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The Compressed Java Zip Solution

Recently, I had a requirement on a project to systematically zip up a directory of reports to be stored on AWS S3 and later downloaded by the user. I thought it can’t be too hard to zip files using Java with the expectation that the APIs would reflect the use of native OS compression capability.

I was right about it not being too hard, but wrong about how long it would take me to figure it out. I looked at Java Zip, Apache Zip, 7z, and a bunch of other Java zip APIs. I ended up going with Java’s native compression API:

  • It was native to Java.
  • There are bunch of resources (forums and blogs) with compression examples.
  • I was sure it was supported and current, something I couldn’t tell about the other compression libraries.

Eventually, I glued a solution together.

File Compression

The Task

The task is to zip a directory that can contain:

  • Subdirectories with files
  • Files
  • Subdirectories with additional subdirectories

When a user unzips the zip file, the subdirectory and all files should be in the same directory structure as the zip.

The Solution

The solution involves classes from java.util.zip, java.io, and Apache IO commons along with a recursive algorithm.

/**
     * Zips up a directory structure
     * @param zipDirectory The director to zip
     * @param zipFilename The file name to zip up
     * @throws IOException Thrown if there is an issue
     */
    public static void zipDirectory(File zipDirectory, String zipFilename) throws IOException {
        ZipOutputStream zout = null;
        FileOutputStream fout = null;
        File zipFile = new File(zipFilename);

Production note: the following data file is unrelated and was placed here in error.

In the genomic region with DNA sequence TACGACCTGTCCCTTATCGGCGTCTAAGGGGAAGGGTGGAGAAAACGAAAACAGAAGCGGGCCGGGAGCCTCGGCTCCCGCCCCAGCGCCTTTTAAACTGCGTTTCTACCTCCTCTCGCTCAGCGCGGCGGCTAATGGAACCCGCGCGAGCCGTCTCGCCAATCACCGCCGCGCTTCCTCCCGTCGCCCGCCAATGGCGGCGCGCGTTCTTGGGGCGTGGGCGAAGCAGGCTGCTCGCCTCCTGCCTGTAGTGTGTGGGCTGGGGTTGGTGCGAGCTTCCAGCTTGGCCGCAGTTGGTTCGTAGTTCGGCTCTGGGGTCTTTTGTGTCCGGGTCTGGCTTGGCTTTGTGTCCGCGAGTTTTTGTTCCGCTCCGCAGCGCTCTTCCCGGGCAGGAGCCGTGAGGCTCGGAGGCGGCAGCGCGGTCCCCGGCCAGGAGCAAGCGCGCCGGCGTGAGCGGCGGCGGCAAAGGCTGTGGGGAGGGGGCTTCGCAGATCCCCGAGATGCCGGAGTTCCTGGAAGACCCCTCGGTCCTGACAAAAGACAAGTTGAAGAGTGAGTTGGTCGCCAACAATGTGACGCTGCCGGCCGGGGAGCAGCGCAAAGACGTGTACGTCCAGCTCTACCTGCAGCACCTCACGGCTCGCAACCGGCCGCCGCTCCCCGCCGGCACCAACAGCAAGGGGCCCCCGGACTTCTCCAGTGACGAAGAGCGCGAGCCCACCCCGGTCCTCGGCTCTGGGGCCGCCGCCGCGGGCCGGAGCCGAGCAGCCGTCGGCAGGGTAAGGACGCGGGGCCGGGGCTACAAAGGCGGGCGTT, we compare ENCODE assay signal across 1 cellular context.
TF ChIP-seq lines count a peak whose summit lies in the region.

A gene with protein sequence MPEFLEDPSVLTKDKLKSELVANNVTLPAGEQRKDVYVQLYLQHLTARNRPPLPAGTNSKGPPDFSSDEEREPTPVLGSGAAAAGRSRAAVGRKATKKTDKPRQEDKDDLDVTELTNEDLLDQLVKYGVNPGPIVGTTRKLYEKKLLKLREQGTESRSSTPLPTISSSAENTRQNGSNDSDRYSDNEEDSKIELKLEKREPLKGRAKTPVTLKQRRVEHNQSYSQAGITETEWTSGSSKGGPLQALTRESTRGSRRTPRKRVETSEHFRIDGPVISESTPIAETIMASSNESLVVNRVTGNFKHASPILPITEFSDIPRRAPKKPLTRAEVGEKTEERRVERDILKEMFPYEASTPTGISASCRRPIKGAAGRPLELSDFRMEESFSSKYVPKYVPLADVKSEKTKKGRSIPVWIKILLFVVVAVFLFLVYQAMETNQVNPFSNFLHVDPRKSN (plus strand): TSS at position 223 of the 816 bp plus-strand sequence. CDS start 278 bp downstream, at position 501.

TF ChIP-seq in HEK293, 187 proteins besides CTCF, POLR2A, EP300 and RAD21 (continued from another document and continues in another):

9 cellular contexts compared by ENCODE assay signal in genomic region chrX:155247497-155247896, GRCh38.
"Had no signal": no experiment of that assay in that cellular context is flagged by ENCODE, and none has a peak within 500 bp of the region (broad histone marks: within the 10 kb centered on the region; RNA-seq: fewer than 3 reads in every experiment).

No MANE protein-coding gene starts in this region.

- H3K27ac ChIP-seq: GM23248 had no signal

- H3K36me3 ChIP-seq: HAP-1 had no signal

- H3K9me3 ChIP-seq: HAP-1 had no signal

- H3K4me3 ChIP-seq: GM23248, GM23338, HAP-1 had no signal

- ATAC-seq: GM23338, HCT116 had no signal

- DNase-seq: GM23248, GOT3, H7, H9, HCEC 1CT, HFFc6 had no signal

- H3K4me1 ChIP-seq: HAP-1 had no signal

try {
            fout = new FileOutputStream(zipFile);
            zout = new ZipOutputStream(fout);
            String path = zipDirectory.getName() + File.separator;
            LOGGER.debug("Zip path: {}", path);
            zout.putNextEntry(new ZipEntry(path));
            zipSubDirectory(path, zipDirectory, zout);
            zout.closeEntry();
        } finally {
            IOUtils.closeQuietly(zout);
            IOUtils.closeQuietly(fout);
        }
    }

    private static void zipSubDirectory(String basePath, File dir, ZipOutputStream zout) throws IOException {
        byte[] buffer = new byte[4096];
        File[] files = Optional.of(dir.listFiles()).orElse(new File[0]);
        for (File file : files) {
            if (file.isDirectory()) {
                String path = FilenameUtils.concat(basePath, file.getName()) + File.separator;
                LOGGER.debug("Zip path: {}", path);
                zout.putNextEntry(new ZipEntry(path));
                zipSubDirectory(path, file, zout);
                zout.closeEntry();
            } else {
                FileInputStream fin = null;
                try {
                    fin = new FileInputStream(file);
                    String path = FilenameUtils.concat(basePath, file.getName());
                    LOGGER.debug("Zip path: {}", path);
                    zout.putNextEntry(new ZipEntry(path));
                    int length;
                    while ((length = fin.read(buffer)) > 0) {
                        zout.write(buffer, 0, length);
                    }
                    zout.closeEntry();
                } finally {
                    IOUtils.closeQuietly(fin);
                }
            }
        }
    }

Using the native Java SDK to build a recursive zip solution is the most practical solution for Java file compression. The keys to remember are:

  • Build the zip file relative to the root directory
  • Zip the root directory first
  • Adding a trailing slash at the end of the directory
  • Zip the entries in the order they appear
  • Add a directory before adding any children

Categories: Blog

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Ryan Van Fleet
02 Aug, 2017


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